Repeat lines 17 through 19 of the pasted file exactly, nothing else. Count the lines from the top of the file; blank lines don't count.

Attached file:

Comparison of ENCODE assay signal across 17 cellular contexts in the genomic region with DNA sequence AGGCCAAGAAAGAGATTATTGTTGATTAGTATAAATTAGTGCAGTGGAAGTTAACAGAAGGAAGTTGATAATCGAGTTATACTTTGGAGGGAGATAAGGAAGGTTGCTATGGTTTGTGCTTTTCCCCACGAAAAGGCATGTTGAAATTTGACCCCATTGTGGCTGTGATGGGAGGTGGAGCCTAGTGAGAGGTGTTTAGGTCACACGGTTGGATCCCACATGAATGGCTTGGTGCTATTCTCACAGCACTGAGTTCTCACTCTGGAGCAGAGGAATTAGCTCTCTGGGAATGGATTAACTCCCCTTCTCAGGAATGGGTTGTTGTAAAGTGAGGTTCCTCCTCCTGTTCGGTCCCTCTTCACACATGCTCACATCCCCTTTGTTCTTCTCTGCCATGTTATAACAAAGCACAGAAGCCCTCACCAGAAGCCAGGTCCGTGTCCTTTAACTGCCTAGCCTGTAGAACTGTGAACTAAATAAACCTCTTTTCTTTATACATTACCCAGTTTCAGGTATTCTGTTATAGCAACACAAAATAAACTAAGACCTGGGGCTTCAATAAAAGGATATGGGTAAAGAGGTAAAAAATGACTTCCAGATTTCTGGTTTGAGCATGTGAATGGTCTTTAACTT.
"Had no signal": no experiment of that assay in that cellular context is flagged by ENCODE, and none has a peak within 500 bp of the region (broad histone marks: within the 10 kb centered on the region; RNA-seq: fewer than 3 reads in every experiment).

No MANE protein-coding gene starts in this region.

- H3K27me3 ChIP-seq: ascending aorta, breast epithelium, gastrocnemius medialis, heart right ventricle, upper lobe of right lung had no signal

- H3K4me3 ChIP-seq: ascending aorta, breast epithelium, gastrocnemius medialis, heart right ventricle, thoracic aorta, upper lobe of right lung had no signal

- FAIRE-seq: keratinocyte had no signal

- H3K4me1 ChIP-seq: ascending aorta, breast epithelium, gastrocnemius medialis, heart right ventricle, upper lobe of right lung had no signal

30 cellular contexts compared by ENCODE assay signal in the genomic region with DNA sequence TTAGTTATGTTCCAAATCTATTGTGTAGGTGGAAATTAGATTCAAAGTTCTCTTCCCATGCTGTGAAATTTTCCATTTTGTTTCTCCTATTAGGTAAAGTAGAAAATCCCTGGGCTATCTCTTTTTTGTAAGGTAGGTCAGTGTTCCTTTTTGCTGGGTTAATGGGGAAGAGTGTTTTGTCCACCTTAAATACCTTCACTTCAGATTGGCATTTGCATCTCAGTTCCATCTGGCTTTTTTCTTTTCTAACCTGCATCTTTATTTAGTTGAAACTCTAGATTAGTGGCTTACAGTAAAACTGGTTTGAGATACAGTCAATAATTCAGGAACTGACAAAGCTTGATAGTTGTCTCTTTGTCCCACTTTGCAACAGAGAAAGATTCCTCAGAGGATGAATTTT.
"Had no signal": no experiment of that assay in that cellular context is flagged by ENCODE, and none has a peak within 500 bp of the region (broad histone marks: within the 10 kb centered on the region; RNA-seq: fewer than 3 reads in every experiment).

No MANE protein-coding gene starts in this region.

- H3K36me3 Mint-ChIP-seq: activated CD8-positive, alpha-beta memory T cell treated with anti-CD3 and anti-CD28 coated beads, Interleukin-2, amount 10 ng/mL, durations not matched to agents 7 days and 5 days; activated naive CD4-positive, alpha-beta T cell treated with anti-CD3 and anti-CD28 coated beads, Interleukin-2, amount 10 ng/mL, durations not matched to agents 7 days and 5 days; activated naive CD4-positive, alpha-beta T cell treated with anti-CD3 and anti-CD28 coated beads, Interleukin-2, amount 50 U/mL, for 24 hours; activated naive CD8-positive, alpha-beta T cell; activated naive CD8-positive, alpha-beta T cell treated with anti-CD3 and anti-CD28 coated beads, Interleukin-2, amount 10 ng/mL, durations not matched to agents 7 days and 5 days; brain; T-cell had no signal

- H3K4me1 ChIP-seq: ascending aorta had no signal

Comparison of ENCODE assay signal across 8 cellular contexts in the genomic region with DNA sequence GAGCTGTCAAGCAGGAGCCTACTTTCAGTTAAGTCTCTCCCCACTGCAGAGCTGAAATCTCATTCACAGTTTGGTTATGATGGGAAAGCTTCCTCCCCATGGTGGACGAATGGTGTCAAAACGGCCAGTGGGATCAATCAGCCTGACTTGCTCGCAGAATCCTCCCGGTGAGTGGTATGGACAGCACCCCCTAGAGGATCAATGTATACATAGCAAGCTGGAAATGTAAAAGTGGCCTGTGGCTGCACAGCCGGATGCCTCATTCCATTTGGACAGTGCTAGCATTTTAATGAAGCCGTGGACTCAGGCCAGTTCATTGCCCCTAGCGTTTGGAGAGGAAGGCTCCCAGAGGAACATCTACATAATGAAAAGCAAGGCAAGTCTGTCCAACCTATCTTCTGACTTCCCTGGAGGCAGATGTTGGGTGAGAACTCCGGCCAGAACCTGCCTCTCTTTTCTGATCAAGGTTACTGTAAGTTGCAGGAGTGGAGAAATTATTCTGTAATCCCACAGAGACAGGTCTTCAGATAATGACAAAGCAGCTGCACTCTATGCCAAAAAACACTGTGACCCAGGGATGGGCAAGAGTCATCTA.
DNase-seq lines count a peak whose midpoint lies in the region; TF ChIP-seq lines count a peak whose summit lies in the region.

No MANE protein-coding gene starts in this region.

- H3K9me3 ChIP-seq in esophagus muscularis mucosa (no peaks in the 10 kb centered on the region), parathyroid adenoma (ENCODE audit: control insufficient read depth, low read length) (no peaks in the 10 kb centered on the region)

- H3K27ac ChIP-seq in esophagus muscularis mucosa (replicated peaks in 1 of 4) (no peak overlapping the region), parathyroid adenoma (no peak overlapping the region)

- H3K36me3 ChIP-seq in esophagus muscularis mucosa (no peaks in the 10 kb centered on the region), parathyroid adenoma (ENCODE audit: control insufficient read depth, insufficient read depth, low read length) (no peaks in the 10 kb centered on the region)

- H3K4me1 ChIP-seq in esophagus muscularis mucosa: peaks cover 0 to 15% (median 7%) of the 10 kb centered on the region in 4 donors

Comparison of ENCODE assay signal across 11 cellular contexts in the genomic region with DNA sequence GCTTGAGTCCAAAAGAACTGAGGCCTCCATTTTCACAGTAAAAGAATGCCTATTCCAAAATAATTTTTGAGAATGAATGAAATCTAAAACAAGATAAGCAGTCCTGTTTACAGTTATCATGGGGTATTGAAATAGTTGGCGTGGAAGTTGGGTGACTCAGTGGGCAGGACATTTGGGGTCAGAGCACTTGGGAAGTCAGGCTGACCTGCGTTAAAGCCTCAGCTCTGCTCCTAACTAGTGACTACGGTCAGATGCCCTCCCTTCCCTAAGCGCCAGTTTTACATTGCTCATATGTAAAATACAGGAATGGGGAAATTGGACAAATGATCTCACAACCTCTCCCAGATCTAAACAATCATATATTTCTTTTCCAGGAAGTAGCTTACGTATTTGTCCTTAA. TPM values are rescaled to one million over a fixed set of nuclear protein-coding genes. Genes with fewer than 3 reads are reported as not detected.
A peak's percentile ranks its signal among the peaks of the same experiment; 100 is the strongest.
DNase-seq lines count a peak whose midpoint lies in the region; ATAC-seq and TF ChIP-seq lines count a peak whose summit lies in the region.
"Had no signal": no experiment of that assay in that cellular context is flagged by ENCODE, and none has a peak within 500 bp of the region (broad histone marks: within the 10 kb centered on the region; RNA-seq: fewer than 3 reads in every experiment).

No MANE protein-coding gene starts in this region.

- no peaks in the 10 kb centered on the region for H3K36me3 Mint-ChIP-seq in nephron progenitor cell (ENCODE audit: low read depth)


- H3K27ac ChIP-seq in esophagus muscularis mucosa (replicated peaks in 1 of 4) (no peak overlapping the region), parathyroid adenoma (no peak overlapping the region)

- H3K36me3 ChIP-seq in esophagus muscularis mucosa (no peaks in the 10 kb centered on the region), parathyroid adenoma (ENCODE audit: control insufficient read depth, insufficient read depth, low read length) (no peaks in the 10 kb centered on the region)

- H3K4me1 ChIP-seq in esophagus muscularis mucosa: peaks cover 0 to 15% (median 7%) of the 10 kb centered on the region in 4 donors